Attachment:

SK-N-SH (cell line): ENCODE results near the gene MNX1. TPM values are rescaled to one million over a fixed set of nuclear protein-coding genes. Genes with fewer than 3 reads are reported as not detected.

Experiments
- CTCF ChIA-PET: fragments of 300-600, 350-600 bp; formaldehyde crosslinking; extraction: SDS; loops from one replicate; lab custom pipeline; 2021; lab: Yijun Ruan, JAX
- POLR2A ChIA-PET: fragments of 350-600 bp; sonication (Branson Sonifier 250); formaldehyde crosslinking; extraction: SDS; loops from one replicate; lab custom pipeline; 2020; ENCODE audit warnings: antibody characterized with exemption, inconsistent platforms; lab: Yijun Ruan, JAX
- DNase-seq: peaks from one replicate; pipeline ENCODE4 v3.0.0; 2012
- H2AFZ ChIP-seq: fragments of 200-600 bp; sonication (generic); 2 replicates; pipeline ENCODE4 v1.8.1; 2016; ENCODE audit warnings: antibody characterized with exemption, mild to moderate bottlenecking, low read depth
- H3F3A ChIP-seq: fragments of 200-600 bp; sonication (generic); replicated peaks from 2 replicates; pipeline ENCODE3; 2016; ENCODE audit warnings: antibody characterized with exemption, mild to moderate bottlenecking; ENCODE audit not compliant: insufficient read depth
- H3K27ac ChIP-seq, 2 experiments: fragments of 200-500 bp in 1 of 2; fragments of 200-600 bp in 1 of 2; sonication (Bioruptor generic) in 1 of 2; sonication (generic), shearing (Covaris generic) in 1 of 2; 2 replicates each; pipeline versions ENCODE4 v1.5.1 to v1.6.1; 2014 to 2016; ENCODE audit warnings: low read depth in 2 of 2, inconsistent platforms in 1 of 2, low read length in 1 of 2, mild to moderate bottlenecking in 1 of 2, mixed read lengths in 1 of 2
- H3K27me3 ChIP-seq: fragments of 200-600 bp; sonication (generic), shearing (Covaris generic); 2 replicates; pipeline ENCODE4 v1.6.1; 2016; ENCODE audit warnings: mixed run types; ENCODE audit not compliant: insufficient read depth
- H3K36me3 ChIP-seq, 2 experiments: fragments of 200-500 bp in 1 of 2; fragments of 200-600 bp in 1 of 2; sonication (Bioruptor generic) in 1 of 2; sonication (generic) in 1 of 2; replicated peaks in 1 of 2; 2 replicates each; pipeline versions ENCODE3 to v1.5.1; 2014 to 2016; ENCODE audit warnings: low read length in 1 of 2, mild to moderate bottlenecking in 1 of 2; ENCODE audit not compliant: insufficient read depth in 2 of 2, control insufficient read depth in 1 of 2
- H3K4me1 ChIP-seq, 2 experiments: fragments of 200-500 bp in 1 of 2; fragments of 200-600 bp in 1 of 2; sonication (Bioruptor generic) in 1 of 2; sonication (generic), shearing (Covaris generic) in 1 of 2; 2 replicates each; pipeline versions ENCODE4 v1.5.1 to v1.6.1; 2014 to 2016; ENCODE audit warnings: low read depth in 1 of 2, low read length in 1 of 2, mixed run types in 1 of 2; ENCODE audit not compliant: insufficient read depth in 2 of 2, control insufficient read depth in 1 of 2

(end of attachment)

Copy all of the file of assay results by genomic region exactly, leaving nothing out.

SK-N-SH (cell line): ENCODE results near the gene MNX1. TPM values are rescaled to one million over a fixed set of nuclear protein-coding genes. Genes with fewer than 3 reads are reported as not detected.

Experiments
- CTCF ChIA-PET: fragments of 300-600, 350-600 bp; formaldehyde crosslinking; extraction: SDS; loops from one replicate; lab custom pipeline; 2021; lab: Yijun Ruan, JAX
- POLR2A ChIA-PET: fragments of 350-600 bp; sonication (Branson Sonifier 250); formaldehyde crosslinking; extraction: SDS; loops from one replicate; lab custom pipeline; 2020; ENCODE audit warnings: antibody characterized with exemption, inconsistent platforms; lab: Yijun Ruan, JAX
- DNase-seq: peaks from one replicate; pipeline ENCODE4 v3.0.0; 2012
- H2AFZ ChIP-seq: fragments of 200-600 bp; sonication (generic); 2 replicates; pipeline ENCODE4 v1.8.1; 2016; ENCODE audit warnings: antibody characterized with exemption, mild to moderate bottlenecking, low read depth
- H3F3A ChIP-seq: fragments of 200-600 bp; sonication (generic); replicated peaks from 2 replicates; pipeline ENCODE3; 2016; ENCODE audit warnings: antibody characterized with exemption, mild to moderate bottlenecking; ENCODE audit not compliant: insufficient read depth
- H3K27ac ChIP-seq, 2 experiments: fragments of 200-500 bp in 1 of 2; fragments of 200-600 bp in 1 of 2; sonication (Bioruptor generic) in 1 of 2; sonication (generic), shearing (Covaris generic) in 1 of 2; 2 replicates each; pipeline versions ENCODE4 v1.5.1 to v1.6.1; 2014 to 2016; ENCODE audit warnings: low read depth in 2 of 2, inconsistent platforms in 1 of 2, low read length in 1 of 2, mild to moderate bottlenecking in 1 of 2, mixed read lengths in 1 of 2
- H3K27me3 ChIP-seq: fragments of 200-600 bp; sonication (generic), shearing (Covaris generic); 2 replicates; pipeline ENCODE4 v1.6.1; 2016; ENCODE audit warnings: mixed run types; ENCODE audit not compliant: insufficient read depth
- H3K36me3 ChIP-seq, 2 experiments: fragments of 200-500 bp in 1 of 2; fragments of 200-600 bp in 1 of 2; sonication (Bioruptor generic) in 1 of 2; sonication (generic) in 1 of 2; replicated peaks in 1 of 2; 2 replicates each; pipeline versions ENCODE3 to v1.5.1; 2014 to 2016; ENCODE audit warnings: low read length in 1 of 2, mild to moderate bottlenecking in 1 of 2; ENCODE audit not compliant: insufficient read depth in 2 of 2, control insufficient read depth in 1 of 2
- H3K4me1 ChIP-seq, 2 experiments: fragments of 200-500 bp in 1 of 2; fragments of 200-600 bp in 1 of 2; sonication (Bioruptor generic) in 1 of 2; sonication (generic), shearing (Covaris generic) in 1 of 2; 2 replicates each; pipeline versions ENCODE4 v1.5.1 to v1.6.1; 2014 to 2016; ENCODE audit warnings: low read depth in 1 of 2, low read length in 1 of 2, mixed run types in 1 of 2; ENCODE audit not compliant: insufficient read depth in 2 of 2, control insufficient read depth in 1 of 2